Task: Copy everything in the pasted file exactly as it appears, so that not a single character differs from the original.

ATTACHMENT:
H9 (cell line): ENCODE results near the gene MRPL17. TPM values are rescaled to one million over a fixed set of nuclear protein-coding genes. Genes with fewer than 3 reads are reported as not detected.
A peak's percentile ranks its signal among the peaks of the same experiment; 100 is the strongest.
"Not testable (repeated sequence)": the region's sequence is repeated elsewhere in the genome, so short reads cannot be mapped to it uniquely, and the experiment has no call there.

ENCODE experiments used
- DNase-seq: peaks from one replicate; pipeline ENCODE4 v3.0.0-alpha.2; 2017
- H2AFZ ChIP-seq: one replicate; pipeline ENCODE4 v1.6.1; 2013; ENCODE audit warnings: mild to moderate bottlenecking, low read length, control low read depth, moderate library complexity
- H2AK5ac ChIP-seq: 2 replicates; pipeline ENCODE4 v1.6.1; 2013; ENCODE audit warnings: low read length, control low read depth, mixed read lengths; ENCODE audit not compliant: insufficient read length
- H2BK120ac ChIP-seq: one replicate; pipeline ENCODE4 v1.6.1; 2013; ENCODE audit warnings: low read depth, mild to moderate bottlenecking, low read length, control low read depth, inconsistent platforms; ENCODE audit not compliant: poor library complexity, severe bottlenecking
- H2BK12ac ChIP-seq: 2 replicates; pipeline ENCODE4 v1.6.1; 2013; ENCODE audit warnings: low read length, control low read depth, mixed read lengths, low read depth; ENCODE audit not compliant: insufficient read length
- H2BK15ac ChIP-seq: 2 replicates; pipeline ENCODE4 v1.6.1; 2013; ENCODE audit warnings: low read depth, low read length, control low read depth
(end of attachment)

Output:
H9 (cell line): ENCODE results near the gene MRPL17. TPM values are rescaled to one million over a fixed set of nuclear protein-coding genes. Genes with fewer than 3 reads are reported as not detected.
A peak's percentile ranks its signal among the peaks of the same experiment; 100 is the strongest.
"Not testable (repeated sequence)": the region's sequence is repeated elsewhere in the genome, so short reads cannot be mapped to it uniquely, and the experiment has no call there.

ENCODE experiments used
- DNase-seq: peaks from one replicate; pipeline ENCODE4 v3.0.0-alpha.2; 2017
- H2AFZ ChIP-seq: one replicate; pipeline ENCODE4 v1.6.1; 2013; ENCODE audit warnings: mild to moderate bottlenecking, low read length, control low read depth, moderate library complexity
- H2AK5ac ChIP-seq: 2 replicates; pipeline ENCODE4 v1.6.1; 2013; ENCODE audit warnings: low read length, control low read depth, mixed read lengths; ENCODE audit not compliant: insufficient read length
- H2BK120ac ChIP-seq: one replicate; pipeline ENCODE4 v1.6.1; 2013; ENCODE audit warnings: low read depth, mild to moderate bottlenecking, low read length, control low read depth, inconsistent platforms; ENCODE audit not compliant: poor library complexity, severe bottlenecking
- H2BK12ac ChIP-seq: 2 replicates; pipeline ENCODE4 v1.6.1; 2013; ENCODE audit warnings: low read length, control low read depth, mixed read lengths, low read depth; ENCODE audit not compliant: insufficient read length
- H2BK15ac ChIP-seq: 2 replicates; pipeline ENCODE4 v1.6.1; 2013; ENCODE audit warnings: low read depth, low read length, control low read depth